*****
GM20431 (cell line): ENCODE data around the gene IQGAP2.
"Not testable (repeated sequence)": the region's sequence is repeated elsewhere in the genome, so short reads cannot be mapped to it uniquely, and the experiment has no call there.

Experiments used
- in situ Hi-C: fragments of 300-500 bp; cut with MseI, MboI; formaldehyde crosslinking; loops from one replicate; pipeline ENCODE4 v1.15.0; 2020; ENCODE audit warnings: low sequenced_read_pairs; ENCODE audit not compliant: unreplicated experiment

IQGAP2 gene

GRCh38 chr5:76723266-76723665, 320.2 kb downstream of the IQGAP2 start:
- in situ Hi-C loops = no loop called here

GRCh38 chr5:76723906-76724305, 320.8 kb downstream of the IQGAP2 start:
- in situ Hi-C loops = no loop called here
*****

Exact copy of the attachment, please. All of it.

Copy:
GM20431 (cell line): ENCODE data around the gene IQGAP2.
"Not testable (repeated sequence)": the region's sequence is repeated elsewhere in the genome, so short reads cannot be mapped to it uniquely, and the experiment has no call there.

Experiments used
- in situ Hi-C: fragments of 300-500 bp; cut with MseI, MboI; formaldehyde crosslinking; loops from one replicate; pipeline ENCODE4 v1.15.0; 2020; ENCODE audit warnings: low sequenced_read_pairs; ENCODE audit not compliant: unreplicated experiment

IQGAP2 gene

GRCh38 chr5:76723266-76723665, 320.2 kb downstream of the IQGAP2 start:
- in situ Hi-C loops = no loop called here

GRCh38 chr5:76723906-76724305, 320.8 kb downstream of the IQGAP2 start:
- in situ Hi-C loops = no loop called here